Proper backhand technique is crucial when attacking balls that fall outside of that 90% range that we’ve discussed in many of our earlier drills. In this drill, we isolate the hands by getting the fielder on his knees. His legs should be just wider than shoulder width, simulating a proper base.
The key is to make sure your fielder uses their waist as a hinge, keeping his back completely straight—younger players tend to curve their spines, which is less efficient: when a fielder bends at the waist, that fielder is using his legs rather than his back, which is what we want.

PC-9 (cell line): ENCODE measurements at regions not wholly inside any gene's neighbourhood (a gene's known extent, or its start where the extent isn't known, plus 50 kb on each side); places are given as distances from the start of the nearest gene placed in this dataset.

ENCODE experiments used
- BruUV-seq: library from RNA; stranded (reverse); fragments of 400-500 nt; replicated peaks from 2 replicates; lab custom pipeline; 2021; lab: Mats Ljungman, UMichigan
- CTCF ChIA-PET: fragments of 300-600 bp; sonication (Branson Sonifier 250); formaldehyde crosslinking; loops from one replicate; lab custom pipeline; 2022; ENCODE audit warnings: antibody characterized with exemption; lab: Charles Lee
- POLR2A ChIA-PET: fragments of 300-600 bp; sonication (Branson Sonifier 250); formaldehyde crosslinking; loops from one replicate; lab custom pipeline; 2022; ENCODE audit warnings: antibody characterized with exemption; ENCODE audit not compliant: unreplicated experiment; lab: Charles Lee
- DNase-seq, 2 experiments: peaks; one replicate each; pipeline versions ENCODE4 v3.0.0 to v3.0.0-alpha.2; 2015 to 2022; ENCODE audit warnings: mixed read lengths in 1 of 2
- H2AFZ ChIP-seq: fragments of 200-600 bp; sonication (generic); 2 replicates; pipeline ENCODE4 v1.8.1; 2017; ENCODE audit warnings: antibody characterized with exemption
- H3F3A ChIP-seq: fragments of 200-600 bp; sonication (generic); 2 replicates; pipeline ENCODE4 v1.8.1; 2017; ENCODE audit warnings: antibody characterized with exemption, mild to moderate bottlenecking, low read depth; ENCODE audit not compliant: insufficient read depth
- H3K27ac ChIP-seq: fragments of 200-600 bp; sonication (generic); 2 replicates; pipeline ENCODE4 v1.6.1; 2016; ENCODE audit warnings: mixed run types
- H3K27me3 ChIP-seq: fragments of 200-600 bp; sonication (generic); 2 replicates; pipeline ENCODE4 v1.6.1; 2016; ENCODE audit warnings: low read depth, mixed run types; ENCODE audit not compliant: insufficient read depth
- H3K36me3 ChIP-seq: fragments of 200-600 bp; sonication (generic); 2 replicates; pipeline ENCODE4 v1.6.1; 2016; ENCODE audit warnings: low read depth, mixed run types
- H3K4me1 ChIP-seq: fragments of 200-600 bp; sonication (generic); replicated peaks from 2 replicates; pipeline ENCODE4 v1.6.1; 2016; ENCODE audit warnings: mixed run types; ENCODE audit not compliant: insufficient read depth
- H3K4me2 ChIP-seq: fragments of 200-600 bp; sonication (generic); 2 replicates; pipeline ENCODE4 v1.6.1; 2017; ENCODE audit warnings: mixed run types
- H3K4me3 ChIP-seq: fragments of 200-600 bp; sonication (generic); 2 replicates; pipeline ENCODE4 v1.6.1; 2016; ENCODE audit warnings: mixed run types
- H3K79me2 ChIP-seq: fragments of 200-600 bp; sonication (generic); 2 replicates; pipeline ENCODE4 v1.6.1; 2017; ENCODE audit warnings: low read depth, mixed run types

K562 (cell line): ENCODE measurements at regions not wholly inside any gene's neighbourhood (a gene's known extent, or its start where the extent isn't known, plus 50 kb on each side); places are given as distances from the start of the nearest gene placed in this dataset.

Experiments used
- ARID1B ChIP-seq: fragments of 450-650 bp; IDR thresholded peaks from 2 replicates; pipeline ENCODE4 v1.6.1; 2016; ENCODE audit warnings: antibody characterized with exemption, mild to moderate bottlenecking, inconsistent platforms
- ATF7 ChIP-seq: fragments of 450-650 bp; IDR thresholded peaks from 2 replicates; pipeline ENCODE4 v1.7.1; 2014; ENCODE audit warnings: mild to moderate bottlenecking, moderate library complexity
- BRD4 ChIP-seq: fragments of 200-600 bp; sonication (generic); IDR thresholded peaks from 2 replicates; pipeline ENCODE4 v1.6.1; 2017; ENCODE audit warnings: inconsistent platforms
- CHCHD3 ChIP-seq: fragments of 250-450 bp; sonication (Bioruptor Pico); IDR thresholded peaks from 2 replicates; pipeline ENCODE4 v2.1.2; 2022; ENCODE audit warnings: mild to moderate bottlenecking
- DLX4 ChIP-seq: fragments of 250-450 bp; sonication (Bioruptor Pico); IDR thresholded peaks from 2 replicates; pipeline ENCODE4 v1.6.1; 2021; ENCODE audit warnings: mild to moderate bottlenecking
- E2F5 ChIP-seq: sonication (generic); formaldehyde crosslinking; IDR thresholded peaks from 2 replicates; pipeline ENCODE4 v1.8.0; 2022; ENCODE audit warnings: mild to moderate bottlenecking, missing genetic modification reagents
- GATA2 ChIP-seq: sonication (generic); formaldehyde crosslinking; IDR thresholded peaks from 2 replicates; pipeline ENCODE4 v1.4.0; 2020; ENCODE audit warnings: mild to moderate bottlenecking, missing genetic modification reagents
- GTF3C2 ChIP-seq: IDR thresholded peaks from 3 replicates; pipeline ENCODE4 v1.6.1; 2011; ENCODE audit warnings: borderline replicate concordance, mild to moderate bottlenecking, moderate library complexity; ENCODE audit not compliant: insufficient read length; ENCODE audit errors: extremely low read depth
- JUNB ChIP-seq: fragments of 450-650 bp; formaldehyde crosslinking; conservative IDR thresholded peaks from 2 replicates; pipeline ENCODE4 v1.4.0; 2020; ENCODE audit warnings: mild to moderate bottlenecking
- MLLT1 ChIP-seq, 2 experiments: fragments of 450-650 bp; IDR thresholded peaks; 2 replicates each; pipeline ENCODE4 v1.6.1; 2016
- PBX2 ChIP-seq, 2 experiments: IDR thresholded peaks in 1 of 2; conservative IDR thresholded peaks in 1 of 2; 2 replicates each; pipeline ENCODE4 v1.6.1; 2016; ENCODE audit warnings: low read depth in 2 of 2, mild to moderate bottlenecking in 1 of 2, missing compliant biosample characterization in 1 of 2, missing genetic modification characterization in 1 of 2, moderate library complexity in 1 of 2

To perform this drill, a coach or another player stands roughly 10 ft away, and throws short hop groundballs to the receiving player. As the ball comes in, the fielder accepts the ball with his fingertips. We like to call this receiving a ball with soft or relaxed hands.
We also instruct our fielders to get on plane with the ball, that is, to track the ball as it’s coming towards his hands, rather than to stab at the ball, which dramatically increases the chance of his missing the ball altogether, or of that ball bouncing off his glove. A fielder that gets on plane can then track the ball into the glove using his elbow as a hinge, then pull the ball back and into his throwing slot, finishing with the transfer.